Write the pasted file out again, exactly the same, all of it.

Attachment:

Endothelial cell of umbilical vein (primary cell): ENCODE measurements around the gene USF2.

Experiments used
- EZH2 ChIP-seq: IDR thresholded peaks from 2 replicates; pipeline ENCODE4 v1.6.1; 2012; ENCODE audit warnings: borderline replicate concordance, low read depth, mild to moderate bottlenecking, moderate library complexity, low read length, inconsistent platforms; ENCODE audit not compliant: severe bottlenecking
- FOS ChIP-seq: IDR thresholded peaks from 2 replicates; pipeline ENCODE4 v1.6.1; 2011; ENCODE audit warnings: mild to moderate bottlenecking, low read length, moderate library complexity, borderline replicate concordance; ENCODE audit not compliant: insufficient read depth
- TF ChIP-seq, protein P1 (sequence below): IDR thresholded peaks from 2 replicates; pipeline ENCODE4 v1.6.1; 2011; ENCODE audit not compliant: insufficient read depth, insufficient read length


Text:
Endothelial cell of umbilical vein (primary cell): ENCODE measurements around the gene USF2.

Experiments used
- EZH2 ChIP-seq: IDR thresholded peaks from 2 replicates; pipeline ENCODE4 v1.6.1; 2012; ENCODE audit warnings: borderline replicate concordance, low read depth, mild to moderate bottlenecking, moderate library complexity, low read length, inconsistent platforms; ENCODE audit not compliant: severe bottlenecking
- FOS ChIP-seq: IDR thresholded peaks from 2 replicates; pipeline ENCODE4 v1.6.1; 2011; ENCODE audit warnings: mild to moderate bottlenecking, low read length, moderate library complexity, borderline replicate concordance; ENCODE audit not compliant: insufficient read depth
- TF ChIP-seq, protein P1 (sequence below): IDR thresholded peaks from 2 replicates; pipeline ENCODE4 v1.6.1; 2011; ENCODE audit not compliant: insufficient read depth, insufficient read length